• The Boeing 737 Max has been grounded since last March
  • The grounding has sent Boeing revenue plummeting and seen orders fall to their lowest level in years
  • The FAA has been notified about the problem but it was unclear if it would delay the recertification process further

Boeing reportedly has notified the U.S. Federal Aviation Administration of a new software problem with the grounded 737 MAX that potentially could further delay the plane’s return to service.

The 737 MAX was grounded last March following two fatal crashes caused by a faulty sensor reading that sent the planes into death dives. Bloomberg reported Friday the latest issue involves a software system that monitors data systems to make sure they’re functioning properly.

Word of the problem sent Boeing (BA) stock down more than 2% in late afternoon trading.

“We are making necessary updates and working with the FAA on submission of this change, and keeping our customers and suppliers informed,” Boeing said in a statement emailed to Bloomberg. “Our highest priority is ensuring the 737 MAX is safe and meets all regulatory requirements before it returns to service.”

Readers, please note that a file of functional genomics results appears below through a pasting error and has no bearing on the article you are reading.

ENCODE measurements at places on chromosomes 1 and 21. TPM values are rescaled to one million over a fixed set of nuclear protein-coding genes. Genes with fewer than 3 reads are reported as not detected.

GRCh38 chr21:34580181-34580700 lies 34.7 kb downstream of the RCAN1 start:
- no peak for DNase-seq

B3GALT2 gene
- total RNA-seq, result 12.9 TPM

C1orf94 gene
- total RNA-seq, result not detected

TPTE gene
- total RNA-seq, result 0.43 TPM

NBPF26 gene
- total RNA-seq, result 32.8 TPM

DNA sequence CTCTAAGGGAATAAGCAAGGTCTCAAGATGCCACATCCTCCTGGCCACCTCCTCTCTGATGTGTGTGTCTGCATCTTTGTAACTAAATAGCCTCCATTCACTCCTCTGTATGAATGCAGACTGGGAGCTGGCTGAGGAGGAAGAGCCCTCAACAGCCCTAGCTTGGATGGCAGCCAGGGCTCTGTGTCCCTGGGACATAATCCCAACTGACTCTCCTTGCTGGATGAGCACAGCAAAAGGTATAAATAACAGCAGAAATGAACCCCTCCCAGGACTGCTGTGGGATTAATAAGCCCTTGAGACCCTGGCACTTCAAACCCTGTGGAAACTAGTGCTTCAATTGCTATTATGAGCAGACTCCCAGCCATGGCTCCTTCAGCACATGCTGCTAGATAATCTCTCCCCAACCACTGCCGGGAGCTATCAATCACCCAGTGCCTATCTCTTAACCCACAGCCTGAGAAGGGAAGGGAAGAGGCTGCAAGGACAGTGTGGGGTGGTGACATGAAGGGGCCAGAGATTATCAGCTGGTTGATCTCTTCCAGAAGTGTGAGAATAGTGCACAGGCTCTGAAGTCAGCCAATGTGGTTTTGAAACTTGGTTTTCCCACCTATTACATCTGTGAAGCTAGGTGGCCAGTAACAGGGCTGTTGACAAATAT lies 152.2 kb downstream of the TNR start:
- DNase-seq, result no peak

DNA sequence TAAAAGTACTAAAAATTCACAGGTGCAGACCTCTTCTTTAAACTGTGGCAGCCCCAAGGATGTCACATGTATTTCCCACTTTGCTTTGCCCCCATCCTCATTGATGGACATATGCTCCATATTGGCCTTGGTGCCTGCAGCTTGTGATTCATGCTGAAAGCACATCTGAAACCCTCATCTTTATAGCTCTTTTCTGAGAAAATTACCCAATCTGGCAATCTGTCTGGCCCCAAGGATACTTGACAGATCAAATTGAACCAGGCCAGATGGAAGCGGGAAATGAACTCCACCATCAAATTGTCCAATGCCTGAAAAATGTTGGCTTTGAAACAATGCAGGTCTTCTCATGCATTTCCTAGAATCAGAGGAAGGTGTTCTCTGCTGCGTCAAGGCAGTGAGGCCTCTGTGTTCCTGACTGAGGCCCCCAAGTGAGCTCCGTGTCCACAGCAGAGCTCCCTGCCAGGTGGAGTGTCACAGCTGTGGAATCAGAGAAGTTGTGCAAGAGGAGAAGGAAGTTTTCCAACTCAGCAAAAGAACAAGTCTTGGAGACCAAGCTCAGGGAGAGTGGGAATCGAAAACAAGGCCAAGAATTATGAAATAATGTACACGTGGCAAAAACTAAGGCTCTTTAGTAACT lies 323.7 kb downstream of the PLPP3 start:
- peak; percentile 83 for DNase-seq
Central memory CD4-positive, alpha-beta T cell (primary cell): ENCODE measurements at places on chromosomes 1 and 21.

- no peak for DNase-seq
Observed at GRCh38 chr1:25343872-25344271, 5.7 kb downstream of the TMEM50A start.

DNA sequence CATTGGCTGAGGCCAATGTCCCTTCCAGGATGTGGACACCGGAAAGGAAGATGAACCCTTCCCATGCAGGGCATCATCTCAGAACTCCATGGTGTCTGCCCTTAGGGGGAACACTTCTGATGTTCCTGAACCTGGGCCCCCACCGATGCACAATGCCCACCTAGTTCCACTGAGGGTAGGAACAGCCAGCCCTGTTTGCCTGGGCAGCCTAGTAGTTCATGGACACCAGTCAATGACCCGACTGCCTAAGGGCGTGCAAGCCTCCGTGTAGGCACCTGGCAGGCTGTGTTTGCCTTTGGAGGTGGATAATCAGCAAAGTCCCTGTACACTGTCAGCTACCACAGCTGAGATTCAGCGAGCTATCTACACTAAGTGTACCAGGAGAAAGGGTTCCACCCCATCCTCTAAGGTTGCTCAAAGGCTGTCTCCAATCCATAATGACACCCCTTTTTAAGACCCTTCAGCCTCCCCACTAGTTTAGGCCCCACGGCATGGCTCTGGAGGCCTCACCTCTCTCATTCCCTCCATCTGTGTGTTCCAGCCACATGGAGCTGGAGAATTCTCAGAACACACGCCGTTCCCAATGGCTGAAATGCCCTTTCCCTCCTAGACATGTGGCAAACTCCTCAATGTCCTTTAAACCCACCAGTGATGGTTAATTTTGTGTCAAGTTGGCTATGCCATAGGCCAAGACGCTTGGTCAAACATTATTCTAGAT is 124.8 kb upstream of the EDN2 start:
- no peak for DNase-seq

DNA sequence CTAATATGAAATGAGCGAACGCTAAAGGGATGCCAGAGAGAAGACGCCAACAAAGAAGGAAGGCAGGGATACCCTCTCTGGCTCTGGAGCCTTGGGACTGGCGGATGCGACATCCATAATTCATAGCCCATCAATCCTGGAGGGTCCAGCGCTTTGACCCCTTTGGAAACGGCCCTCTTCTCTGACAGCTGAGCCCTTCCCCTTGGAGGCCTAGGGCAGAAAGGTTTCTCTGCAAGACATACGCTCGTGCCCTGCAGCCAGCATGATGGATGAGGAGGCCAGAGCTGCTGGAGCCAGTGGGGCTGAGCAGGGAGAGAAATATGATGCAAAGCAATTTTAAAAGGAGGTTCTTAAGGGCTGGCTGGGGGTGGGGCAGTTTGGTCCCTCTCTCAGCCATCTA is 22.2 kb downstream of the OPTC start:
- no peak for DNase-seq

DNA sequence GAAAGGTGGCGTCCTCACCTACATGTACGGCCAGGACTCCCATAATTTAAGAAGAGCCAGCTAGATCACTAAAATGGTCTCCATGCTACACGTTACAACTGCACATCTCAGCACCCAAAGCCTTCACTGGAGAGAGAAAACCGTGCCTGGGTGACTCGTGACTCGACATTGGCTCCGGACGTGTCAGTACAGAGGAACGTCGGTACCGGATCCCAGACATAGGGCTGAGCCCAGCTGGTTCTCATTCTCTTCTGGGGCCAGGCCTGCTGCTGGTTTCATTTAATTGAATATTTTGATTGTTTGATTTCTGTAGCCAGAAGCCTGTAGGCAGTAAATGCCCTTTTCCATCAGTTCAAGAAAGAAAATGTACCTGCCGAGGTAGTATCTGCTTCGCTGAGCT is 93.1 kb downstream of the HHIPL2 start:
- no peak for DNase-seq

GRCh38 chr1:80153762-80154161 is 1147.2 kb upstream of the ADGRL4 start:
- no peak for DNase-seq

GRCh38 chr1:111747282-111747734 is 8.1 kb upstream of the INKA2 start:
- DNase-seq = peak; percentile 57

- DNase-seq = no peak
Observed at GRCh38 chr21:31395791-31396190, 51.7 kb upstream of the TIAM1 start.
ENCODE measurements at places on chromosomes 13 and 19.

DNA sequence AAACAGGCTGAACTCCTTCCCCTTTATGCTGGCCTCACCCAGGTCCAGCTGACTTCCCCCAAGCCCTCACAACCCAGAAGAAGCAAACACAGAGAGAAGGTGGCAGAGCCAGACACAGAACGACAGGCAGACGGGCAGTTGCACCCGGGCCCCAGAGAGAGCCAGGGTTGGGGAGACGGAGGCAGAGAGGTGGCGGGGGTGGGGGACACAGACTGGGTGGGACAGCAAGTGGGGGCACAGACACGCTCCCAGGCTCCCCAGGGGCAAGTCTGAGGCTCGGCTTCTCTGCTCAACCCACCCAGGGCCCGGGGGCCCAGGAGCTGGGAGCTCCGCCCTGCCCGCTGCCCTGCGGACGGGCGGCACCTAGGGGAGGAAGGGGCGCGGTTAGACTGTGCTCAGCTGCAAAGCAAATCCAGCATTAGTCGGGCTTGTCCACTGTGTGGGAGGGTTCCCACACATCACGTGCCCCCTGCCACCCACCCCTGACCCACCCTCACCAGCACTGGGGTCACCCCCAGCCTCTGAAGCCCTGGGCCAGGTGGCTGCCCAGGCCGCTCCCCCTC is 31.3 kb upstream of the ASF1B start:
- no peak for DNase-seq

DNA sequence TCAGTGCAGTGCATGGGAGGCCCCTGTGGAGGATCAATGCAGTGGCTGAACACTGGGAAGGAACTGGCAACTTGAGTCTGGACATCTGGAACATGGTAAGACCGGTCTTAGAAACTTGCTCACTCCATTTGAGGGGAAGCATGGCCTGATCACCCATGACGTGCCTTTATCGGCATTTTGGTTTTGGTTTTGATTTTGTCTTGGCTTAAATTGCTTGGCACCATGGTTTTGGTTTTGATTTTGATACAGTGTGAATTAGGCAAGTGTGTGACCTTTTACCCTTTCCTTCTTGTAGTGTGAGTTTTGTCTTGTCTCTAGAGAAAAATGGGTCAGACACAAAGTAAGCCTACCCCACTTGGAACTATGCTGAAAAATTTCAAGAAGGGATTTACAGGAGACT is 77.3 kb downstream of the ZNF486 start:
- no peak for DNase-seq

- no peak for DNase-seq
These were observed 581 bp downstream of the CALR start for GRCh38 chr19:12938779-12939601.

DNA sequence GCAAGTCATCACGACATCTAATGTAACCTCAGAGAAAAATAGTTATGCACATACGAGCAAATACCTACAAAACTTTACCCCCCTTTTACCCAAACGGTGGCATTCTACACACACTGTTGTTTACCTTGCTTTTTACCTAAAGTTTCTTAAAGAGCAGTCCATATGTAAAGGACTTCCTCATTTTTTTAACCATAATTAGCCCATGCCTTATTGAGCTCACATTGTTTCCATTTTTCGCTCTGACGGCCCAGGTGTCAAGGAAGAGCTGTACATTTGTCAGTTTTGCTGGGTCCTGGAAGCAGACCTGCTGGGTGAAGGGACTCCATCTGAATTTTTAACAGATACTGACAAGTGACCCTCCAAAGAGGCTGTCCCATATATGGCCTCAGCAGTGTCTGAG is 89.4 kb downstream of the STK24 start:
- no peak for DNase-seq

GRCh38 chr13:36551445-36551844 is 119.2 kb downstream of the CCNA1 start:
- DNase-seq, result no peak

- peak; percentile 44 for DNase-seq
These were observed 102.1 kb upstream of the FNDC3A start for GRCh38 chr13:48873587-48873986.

Boeing is facing billions in losses with production on the 737 MAX suspended. The company had been hoping the plane would be back in service this spring, but the FAA has said it will not issue an approval until a series of milestones are met. New orders have fallen to their lowest level in decades and fourth quarter results, due Jan. 29, are expected to show a 26% drop in revenue.

Boeing stock also could be downgraded as the company considers raising cash to bolster reserves in expectation of having to pay damages for the two crashed.

American, United and Southwest airlines have pulled the 737 MAX from their schedules until June.

New CEO Dave Calhoun took the helm earlier this week, just as a trove of emails painting a disturbing picture of the plane’s development was made public.

“This airplane is designed by clowns who in turn are supervised by monkeys,” one of the emails read.

The FAA said there was nothing new in the emails and they would not affect the recertification process.

Little more than a week ago, Boeing revealed a wiring problem with the plane but it was not immediately clear if it would pose any danger.

The 737 MAX was taken out of service last March following the crashes of Lion Air and Ethiopian Airlines flights that killed 346 people. The crashes were caused by a glitch in the software that erroneously sent the planes into nose dives.